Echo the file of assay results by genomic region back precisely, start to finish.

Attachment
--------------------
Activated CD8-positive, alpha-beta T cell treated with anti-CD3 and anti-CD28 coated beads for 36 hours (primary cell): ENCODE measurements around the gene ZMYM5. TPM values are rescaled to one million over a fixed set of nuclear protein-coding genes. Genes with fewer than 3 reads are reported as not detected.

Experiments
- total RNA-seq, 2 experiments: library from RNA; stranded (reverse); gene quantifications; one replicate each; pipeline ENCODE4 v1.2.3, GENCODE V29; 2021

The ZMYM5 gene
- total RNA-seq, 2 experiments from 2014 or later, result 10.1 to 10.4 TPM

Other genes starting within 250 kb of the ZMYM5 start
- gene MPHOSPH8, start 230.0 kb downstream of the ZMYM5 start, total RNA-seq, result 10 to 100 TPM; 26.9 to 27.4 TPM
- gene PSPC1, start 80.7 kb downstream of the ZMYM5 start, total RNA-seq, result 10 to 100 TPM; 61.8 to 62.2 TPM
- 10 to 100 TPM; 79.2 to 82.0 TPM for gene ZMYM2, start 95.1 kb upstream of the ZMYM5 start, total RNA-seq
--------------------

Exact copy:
Activated CD8-positive, alpha-beta T cell treated with anti-CD3 and anti-CD28 coated beads for 36 hours (primary cell): ENCODE measurements around the gene ZMYM5. TPM values are rescaled to one million over a fixed set of nuclear protein-coding genes. Genes with fewer than 3 reads are reported as not detected.

Experiments
- total RNA-seq, 2 experiments: library from RNA; stranded (reverse); gene quantifications; one replicate each; pipeline ENCODE4 v1.2.3, GENCODE V29; 2021

The ZMYM5 gene
- total RNA-seq, 2 experiments from 2014 or later, result 10.1 to 10.4 TPM

Other genes starting within 250 kb of the ZMYM5 start
- gene MPHOSPH8, start 230.0 kb downstream of the ZMYM5 start, total RNA-seq, result 10 to 100 TPM; 26.9 to 27.4 TPM
- gene PSPC1, start 80.7 kb downstream of the ZMYM5 start, total RNA-seq, result 10 to 100 TPM; 61.8 to 62.2 TPM
- 10 to 100 TPM; 79.2 to 82.0 TPM for gene ZMYM2, start 95.1 kb upstream of the ZMYM5 start, total RNA-seq